The size of the electrode, and the depth it is inserted into the water both effect current density. The larger the electrode size and the further it is put into the water both give a larger electrode area. The larger the electrode area the lower the current density and the smaller the particles of silver will be. Smaller silver particles are better.
10 ga wire has a diameter of 0.1", 12 ga has a diameter of 0.08", and 14 ga has a diameter of 0.06". If we have 4" of depth into the water the 10 ga wire would have an area of about 2.5" both electrodes added together, the 12 ga wire would have an area of about 2.0", and the 14 ga wire would have an area of about 1.5".
Using voltage and current controls you can adjust the current density to accommodate the various sizes, but if you don't have those you would probably just be better off to use a larger size. However at lower voltages with a current limiter (the addition of a current limiter in your set up is highly recommended), it may take a very long time to brew a batch.
A couple of things to keep in mind... The lower the current density the longer the brew time will be. Also, the lower the current density the longer the electrodes will last before being consumed.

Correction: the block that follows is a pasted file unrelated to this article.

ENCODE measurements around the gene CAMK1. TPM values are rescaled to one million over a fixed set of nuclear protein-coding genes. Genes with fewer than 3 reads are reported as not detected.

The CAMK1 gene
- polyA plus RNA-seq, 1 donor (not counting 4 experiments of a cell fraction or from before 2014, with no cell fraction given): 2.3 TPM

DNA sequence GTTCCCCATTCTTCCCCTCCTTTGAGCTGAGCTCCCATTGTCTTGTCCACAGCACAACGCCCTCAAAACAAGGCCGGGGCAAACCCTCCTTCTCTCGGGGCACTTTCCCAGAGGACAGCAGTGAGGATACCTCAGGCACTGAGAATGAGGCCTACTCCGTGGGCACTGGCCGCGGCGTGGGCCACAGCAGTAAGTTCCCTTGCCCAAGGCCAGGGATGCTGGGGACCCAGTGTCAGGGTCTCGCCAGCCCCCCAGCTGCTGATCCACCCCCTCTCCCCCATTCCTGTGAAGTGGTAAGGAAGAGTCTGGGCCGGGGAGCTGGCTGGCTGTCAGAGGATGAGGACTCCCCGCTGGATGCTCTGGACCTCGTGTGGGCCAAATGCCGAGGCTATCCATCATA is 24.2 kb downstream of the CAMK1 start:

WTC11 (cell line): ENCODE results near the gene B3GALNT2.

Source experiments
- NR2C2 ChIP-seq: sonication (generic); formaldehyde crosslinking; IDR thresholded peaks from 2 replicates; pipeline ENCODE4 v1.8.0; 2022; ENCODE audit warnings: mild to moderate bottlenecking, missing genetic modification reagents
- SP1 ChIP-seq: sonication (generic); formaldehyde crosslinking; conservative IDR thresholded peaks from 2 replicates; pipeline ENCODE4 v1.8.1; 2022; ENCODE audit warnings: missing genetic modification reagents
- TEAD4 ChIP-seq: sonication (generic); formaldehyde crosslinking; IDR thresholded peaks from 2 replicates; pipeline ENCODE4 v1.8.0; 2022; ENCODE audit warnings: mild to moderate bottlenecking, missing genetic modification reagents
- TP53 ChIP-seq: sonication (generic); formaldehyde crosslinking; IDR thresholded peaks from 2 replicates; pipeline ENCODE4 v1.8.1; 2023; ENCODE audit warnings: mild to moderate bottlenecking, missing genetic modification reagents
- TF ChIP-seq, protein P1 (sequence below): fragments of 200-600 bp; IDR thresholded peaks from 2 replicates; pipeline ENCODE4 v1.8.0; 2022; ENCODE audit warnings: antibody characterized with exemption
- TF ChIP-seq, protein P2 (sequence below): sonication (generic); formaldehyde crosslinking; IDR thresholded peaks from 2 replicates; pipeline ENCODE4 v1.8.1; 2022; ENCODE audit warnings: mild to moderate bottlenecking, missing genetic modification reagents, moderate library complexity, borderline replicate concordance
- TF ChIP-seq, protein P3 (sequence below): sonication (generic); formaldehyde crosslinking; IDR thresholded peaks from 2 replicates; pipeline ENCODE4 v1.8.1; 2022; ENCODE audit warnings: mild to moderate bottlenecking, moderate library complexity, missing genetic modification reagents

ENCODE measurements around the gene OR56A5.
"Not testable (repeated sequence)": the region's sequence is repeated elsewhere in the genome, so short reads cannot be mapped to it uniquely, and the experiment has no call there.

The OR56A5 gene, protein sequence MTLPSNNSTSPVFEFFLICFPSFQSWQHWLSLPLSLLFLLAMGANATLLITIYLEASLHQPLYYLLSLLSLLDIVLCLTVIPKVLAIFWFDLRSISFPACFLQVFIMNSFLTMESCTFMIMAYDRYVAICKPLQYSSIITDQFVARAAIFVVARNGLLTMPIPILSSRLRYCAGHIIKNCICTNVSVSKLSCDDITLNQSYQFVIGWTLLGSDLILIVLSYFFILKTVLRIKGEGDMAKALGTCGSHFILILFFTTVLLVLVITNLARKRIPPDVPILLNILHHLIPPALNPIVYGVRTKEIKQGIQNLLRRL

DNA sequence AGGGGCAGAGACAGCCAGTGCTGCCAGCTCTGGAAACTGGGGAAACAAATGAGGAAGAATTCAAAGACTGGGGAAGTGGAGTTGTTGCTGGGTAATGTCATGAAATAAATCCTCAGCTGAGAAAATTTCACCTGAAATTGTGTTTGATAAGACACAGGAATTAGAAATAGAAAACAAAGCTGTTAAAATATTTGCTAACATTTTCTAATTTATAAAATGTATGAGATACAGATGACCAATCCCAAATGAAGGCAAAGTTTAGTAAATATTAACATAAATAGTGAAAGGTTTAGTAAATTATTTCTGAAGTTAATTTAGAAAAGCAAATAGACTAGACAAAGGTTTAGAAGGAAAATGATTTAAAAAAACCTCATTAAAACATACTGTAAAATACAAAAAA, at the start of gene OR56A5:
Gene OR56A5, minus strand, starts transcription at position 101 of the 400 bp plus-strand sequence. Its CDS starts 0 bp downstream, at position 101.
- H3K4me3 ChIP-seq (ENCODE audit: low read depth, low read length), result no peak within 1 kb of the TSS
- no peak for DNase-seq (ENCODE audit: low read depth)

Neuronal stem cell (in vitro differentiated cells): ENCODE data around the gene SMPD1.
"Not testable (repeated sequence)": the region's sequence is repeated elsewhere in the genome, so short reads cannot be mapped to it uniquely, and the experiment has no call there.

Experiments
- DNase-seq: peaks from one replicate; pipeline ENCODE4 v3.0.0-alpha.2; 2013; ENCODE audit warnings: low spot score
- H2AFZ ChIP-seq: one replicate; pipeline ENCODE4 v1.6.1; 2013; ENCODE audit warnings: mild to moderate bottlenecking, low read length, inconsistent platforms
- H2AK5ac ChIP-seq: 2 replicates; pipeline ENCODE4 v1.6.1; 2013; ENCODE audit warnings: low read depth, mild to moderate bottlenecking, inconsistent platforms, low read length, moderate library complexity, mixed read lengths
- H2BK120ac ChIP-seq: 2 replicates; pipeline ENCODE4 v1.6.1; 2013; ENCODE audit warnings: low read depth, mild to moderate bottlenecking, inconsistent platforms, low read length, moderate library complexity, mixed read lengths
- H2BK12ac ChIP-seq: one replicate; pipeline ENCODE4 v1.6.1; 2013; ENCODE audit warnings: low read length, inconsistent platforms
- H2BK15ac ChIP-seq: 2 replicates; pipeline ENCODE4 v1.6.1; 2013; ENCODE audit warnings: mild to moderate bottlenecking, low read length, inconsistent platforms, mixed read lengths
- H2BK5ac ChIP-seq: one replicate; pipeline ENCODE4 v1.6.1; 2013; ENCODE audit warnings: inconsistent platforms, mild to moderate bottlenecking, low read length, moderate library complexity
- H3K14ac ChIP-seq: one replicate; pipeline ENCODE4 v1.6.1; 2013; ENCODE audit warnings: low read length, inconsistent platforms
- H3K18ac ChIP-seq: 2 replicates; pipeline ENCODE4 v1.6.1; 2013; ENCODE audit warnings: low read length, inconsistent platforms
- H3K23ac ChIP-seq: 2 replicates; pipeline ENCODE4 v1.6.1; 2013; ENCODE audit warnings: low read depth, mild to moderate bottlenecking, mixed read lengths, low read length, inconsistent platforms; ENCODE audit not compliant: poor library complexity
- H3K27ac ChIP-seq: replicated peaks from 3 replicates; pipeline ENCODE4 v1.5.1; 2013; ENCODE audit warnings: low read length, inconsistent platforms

I am not aware of a formula that gives you particle size as a function of current density, but I think there has been enough trial and error testing done that while this may not be formally known it most likely is factored into the design of the various units.
The electrodes that I use have an area of about 4.21". They are strips that are 0.25" wide by 0.013" thick.
If you are using 36 volts you should be able to use the 10 ga wire without problems. I believe my unit runs at a voltage near that and I don't have any problems. If you look at the way the silver puppy is set up you will see that the electrode is wire but instead of a straight drop into the water it is in the shape of a U. This doubles the surface area, so you can adjust things by simply playing with the electrode design.